As part of revisting the founding of the Egyptian Old Kingdom I came across a book called "The Parthenon Code". (TheParthenonCode.com)
This book presents an analysis of the Parthenon of Athens. It concludes that the art of the Parthenon was not only a depiction but a celebration of the line of Cain and it's emergence as the dominant kingly line after the Flood. As part of this victory, the burden of servitude toward "God" was lifted. The author writes from an evangelical Christian perspective, therefore he finds the Parthenon as a supreme example of mankind's tendency toward humanism and atheism. In the Greek version of the Garden of Eden ("Hesperides"), eating the sacred apple did not lead to a fall but a rise to enlightenment - not a cause for shame but privilege.
Cain's line, as we have seen, was the junior line. He was the son of Adam, whereas Abel was the "son of God", that is born to the leader of a "superior" (more "enlightened") race. After the Flood, the line of Cain did became exalted through the elevation of Noah, who represented the line of Cain through Enoch. He became the new authority figure standing in place of "God". However, his place was soon usurped by another line of Cain that descended through Jubal. The struggle in Greek mythology of Herakles against the Giants would then seem to represent the war of Cain's line, specifically through Ham (Herakles/Horus) son of Jubal, against the rule of Noah and all other remaining claimants of Abel's line to the greater throne.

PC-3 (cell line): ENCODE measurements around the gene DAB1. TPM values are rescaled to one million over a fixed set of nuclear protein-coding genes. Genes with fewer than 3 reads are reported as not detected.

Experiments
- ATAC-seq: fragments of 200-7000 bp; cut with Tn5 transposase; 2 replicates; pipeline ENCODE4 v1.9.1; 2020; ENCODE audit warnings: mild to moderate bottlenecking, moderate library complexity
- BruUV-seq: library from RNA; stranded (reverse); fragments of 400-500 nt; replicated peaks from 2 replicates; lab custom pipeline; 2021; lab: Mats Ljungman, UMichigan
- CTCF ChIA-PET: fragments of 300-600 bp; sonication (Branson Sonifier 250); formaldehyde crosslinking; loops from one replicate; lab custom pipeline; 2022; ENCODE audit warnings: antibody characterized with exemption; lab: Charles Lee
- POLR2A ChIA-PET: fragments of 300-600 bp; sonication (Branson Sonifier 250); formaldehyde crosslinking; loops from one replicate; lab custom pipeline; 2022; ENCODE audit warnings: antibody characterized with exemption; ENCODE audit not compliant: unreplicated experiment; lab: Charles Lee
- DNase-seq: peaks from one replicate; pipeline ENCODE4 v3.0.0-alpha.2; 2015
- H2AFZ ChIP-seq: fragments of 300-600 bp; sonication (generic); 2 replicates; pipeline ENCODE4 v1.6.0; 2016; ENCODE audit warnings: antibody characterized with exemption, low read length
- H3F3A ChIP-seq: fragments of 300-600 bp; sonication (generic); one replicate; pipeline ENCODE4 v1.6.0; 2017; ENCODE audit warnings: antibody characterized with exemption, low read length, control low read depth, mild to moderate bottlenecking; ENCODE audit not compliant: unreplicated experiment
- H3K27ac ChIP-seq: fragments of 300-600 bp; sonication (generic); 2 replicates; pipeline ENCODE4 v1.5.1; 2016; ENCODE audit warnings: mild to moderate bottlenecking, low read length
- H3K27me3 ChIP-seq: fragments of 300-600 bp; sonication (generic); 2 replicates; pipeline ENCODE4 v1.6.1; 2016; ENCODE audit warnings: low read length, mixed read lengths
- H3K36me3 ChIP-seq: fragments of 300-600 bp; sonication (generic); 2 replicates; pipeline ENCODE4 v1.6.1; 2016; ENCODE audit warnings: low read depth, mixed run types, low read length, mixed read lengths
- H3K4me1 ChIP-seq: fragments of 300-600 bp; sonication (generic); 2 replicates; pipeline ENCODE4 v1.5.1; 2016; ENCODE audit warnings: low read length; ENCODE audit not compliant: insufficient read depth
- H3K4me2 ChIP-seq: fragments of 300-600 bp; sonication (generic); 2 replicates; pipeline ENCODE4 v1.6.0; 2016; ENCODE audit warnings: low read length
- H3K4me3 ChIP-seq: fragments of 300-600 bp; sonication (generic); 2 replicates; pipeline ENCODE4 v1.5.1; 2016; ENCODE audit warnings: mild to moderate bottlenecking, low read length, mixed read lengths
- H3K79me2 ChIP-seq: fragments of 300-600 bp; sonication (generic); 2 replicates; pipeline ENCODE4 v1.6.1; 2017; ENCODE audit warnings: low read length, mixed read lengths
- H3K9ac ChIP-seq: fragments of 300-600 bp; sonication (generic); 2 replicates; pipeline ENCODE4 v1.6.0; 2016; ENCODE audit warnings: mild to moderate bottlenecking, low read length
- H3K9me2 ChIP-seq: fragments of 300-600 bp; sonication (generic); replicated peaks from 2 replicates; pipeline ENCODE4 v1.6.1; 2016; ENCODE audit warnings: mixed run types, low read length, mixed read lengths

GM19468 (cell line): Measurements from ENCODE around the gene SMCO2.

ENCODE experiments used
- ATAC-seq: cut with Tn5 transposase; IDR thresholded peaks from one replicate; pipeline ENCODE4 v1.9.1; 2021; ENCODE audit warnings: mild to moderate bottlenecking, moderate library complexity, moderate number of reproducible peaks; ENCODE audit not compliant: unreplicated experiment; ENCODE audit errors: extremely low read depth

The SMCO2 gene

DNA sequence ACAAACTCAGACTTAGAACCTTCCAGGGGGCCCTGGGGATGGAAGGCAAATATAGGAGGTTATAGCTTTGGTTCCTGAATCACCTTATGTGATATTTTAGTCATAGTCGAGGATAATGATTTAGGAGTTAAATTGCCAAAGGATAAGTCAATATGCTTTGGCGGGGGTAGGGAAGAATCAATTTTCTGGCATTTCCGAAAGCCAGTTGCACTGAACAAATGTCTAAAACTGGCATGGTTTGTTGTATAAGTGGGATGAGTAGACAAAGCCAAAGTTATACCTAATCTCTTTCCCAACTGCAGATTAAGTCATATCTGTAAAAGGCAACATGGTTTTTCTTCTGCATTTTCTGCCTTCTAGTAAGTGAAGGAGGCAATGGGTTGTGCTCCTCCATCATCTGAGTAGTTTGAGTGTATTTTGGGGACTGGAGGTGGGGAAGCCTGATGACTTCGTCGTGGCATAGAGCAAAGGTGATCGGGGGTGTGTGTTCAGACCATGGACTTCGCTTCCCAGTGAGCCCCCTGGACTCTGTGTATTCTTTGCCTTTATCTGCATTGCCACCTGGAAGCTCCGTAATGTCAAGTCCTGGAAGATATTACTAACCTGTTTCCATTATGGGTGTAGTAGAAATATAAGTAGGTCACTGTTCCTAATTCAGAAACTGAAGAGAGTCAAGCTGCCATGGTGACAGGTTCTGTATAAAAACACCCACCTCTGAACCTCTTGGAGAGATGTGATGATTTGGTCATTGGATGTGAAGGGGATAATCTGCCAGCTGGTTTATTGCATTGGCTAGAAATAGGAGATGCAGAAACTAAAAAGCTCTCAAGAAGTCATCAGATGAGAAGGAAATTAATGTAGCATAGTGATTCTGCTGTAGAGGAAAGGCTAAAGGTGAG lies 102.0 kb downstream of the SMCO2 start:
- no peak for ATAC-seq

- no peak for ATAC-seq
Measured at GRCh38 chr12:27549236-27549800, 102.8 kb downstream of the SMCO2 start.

I have to disagree with some of the associations made in The Parthenon Code. For example, the author identifies Cheiron/Chiron with Ham. He is much more likely to be a Greek alias of Jubal (Horus the Elder) or of Lamech (Thoth). Herakles the author associates with Nimrod and Hermes he makes into Cush. However, Hermes is most certainly Lamech/Thoth and Herakles is Ham/Horus the Younger.
Despite the preachiness of the book and the author's naive Christian "trust and obey" mentality, I still found it very interesting and a worthwhile study. Many of the points make a lot of sense and seem to be quite original.
© Charles N. Pope, US Library of Congress. All rights reserved.